The new Doctor is in, and she’s causing a lot of controversy.

Yes, “she.” Doctor Who will feature a female lead for the first time in the show’s 54-year history.

To date, the science fiction series has had 12 actors playing the role of the Doctor, a time-traveling alien capable of regenerating into different forms. English actor Jodie Whittaker will play the 13th version of the Doctor.

Whittaker is, of course, an accomplished actress. She graduated from the Guildhall School of Music and Drama in 2005, then performed in “The Storm” at Shakespeare’s Globe in London. She landed a major role in the BBC’s Broadchurch, a critically acclaimed drama that also starred Doctor Who alum David Tennant (the 10th Doctor). Whittaker’s other notable film roles include Venus, Attack the Block, and Adult Life Skills—all of which led to nominations for different film awards.

Whittaker will replace the 12th Doctor, Peter Capaldi, during the show’s 2017 Christmas special.

“I’m beyond excited to begin this epic journey – with [new showrunner] Chris [Chibnall] and with every Whovian on this planet,” Whittaker said in a statement. “It’s more than an honor to play the Doctor. It means remembering everyone I used to be, while stepping forward to embrace everything the Doctor stands for: hope. I can’t wait.”

For years, fans have speculated that the Doctor could regenerate as a woman. In the show’s canon, the Doctor is a Time Lord, a race of alien whose personality and physical characteristics change with every regeneration. Actor Matt Smith’s version of the Doctor made a reference to a possible female regeneration, so the move isn’t entirely unexpected.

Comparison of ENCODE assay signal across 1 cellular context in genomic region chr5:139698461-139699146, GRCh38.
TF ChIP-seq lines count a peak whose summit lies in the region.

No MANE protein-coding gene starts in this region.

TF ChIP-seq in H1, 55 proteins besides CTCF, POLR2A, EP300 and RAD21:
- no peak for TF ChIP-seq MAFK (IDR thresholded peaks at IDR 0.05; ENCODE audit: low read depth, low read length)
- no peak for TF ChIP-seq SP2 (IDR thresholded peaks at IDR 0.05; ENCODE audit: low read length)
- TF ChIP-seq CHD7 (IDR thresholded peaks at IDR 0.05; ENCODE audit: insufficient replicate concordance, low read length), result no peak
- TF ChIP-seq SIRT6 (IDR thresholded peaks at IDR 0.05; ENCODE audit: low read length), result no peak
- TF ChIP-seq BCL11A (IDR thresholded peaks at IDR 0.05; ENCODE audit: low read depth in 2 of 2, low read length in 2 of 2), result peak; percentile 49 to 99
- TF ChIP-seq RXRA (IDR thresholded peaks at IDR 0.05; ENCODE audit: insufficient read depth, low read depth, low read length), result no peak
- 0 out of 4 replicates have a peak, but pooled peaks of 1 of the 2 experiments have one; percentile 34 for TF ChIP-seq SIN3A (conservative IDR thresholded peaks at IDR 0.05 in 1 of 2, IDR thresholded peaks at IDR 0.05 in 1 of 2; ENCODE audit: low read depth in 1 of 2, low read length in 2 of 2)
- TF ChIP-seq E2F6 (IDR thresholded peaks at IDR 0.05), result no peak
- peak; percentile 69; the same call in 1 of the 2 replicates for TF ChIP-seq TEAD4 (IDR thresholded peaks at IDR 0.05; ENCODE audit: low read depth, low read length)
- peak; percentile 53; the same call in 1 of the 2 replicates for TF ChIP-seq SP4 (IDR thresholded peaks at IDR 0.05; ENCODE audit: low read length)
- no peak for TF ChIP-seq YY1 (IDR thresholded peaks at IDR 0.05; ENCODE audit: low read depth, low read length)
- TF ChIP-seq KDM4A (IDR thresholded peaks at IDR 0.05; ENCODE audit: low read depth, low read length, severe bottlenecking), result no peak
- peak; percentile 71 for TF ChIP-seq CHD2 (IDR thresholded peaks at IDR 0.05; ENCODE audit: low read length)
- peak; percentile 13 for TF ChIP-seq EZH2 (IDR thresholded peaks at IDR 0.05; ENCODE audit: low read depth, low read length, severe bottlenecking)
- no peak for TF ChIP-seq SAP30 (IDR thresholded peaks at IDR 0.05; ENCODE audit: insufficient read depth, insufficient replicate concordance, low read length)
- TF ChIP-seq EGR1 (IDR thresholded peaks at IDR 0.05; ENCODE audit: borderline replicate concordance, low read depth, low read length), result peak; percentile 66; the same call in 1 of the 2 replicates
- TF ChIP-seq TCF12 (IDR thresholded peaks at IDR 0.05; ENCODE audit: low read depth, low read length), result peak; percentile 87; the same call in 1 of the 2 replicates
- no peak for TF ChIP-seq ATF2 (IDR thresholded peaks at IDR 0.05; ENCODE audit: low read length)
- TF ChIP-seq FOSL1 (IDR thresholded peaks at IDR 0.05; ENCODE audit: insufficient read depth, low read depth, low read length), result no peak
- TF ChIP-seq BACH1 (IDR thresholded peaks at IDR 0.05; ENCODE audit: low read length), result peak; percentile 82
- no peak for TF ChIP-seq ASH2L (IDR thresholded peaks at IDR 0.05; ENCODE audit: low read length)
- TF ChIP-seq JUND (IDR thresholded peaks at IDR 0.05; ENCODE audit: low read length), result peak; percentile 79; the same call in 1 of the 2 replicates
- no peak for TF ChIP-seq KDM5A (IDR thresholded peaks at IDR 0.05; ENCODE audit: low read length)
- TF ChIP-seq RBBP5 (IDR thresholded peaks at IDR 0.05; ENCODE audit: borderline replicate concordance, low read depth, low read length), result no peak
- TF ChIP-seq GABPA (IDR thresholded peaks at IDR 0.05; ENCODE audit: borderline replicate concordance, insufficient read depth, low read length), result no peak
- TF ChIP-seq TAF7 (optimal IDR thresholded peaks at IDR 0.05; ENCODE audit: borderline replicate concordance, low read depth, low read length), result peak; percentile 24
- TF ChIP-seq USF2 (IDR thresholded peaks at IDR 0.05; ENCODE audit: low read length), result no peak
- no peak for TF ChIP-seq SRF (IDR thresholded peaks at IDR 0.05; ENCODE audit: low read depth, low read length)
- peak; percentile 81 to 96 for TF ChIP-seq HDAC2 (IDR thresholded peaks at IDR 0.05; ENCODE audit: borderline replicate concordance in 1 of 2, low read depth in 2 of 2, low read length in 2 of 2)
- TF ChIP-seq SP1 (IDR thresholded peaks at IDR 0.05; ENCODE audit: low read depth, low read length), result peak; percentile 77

Still, some fans reacted angrily to the announcement.

That’s perhaps understandable, since this seems, on its surface, like a major update. Whittaker urged Whovians to stay calm, noting that the Doctor has always changed with the times.

“This is a really exciting time, and Doctor Who represents everything that’s exciting about change,” she said. “The fans have lived through so many changes, and this is only a new, different one, not a fearful one.”

She added that she jumped at the chance to play one of the most iconic characters in science fiction.

“There was no persuasion needed,” Whittaker said. “If you need to be persuaded to do this part, you’re not right for this part, and the part isn’t right for you. I also think, for anyone taking this on, you have to want to fight for it, which I certainly had to do. I know there will have been some phenomenal actors who threw their hats in the ring.”

Other actors reportedly considered for the role included David Harewood, most famous in the U.S. for his role on Homeland, and Tilda Swinton, who starred in The Beach alongside Leonardo DiCaprio.

“Doctor Who” showrunner Steven Moffat will direct Capaldi’s last episode this winter.

Moffat will also leave the show in 2017, turning over the reins to Chris Chibnall.

Moffat says that Capaldi’s last episode will feature another Doctor—the very first Doctor.

“We’ve authentically re-created the First Doctor,” said Moffat of the episode. “We could put it out in black-and-white, and you would think it was William Hartnell [the actor who played the first Doctor]. There’s new monsters, there’s new jeopardy. But what’s fascinating is the First Doctor confronting the superhero he’s going to become, with his supersize TARDIS and all that.”

The episode will air on Dec. 25, 2017.